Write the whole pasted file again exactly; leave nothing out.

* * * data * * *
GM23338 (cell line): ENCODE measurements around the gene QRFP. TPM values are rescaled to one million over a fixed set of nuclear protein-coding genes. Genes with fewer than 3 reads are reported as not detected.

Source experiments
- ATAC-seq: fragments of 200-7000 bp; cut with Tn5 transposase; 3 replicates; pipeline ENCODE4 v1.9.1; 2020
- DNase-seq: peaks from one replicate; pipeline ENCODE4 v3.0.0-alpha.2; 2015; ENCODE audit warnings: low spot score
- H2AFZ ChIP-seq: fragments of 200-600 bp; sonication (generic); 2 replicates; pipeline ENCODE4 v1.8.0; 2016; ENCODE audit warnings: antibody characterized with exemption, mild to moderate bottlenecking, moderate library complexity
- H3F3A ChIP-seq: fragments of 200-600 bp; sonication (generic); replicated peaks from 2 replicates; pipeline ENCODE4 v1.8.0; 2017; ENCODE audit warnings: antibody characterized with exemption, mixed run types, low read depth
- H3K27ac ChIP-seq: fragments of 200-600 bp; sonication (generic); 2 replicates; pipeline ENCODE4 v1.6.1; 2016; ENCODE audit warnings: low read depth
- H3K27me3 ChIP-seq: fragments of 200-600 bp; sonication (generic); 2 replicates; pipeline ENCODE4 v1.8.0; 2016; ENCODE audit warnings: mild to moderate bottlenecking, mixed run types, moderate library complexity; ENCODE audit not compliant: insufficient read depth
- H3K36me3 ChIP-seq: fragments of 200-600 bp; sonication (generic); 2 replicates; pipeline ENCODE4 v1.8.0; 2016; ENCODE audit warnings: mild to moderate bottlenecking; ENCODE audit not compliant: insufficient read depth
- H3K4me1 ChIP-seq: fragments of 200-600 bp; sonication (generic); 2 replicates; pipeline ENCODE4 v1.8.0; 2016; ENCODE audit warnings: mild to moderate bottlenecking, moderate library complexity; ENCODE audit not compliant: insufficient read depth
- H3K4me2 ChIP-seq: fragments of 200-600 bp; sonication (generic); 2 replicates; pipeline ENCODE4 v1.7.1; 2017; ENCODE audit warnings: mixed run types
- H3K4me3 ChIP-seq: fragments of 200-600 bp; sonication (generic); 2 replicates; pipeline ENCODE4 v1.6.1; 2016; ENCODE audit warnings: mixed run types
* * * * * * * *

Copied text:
GM23338 (cell line): ENCODE measurements around the gene QRFP. TPM values are rescaled to one million over a fixed set of nuclear protein-coding genes. Genes with fewer than 3 reads are reported as not detected.

Source experiments
- ATAC-seq: fragments of 200-7000 bp; cut with Tn5 transposase; 3 replicates; pipeline ENCODE4 v1.9.1; 2020
- DNase-seq: peaks from one replicate; pipeline ENCODE4 v3.0.0-alpha.2; 2015; ENCODE audit warnings: low spot score
- H2AFZ ChIP-seq: fragments of 200-600 bp; sonication (generic); 2 replicates; pipeline ENCODE4 v1.8.0; 2016; ENCODE audit warnings: antibody characterized with exemption, mild to moderate bottlenecking, moderate library complexity
- H3F3A ChIP-seq: fragments of 200-600 bp; sonication (generic); replicated peaks from 2 replicates; pipeline ENCODE4 v1.8.0; 2017; ENCODE audit warnings: antibody characterized with exemption, mixed run types, low read depth
- H3K27ac ChIP-seq: fragments of 200-600 bp; sonication (generic); 2 replicates; pipeline ENCODE4 v1.6.1; 2016; ENCODE audit warnings: low read depth
- H3K27me3 ChIP-seq: fragments of 200-600 bp; sonication (generic); 2 replicates; pipeline ENCODE4 v1.8.0; 2016; ENCODE audit warnings: mild to moderate bottlenecking, mixed run types, moderate library complexity; ENCODE audit not compliant: insufficient read depth
- H3K36me3 ChIP-seq: fragments of 200-600 bp; sonication (generic); 2 replicates; pipeline ENCODE4 v1.8.0; 2016; ENCODE audit warnings: mild to moderate bottlenecking; ENCODE audit not compliant: insufficient read depth
- H3K4me1 ChIP-seq: fragments of 200-600 bp; sonication (generic); 2 replicates; pipeline ENCODE4 v1.8.0; 2016; ENCODE audit warnings: mild to moderate bottlenecking, moderate library complexity; ENCODE audit not compliant: insufficient read depth
- H3K4me2 ChIP-seq: fragments of 200-600 bp; sonication (generic); 2 replicates; pipeline ENCODE4 v1.7.1; 2017; ENCODE audit warnings: mixed run types
- H3K4me3 ChIP-seq: fragments of 200-600 bp; sonication (generic); 2 replicates; pipeline ENCODE4 v1.6.1; 2016; ENCODE audit warnings: mixed run types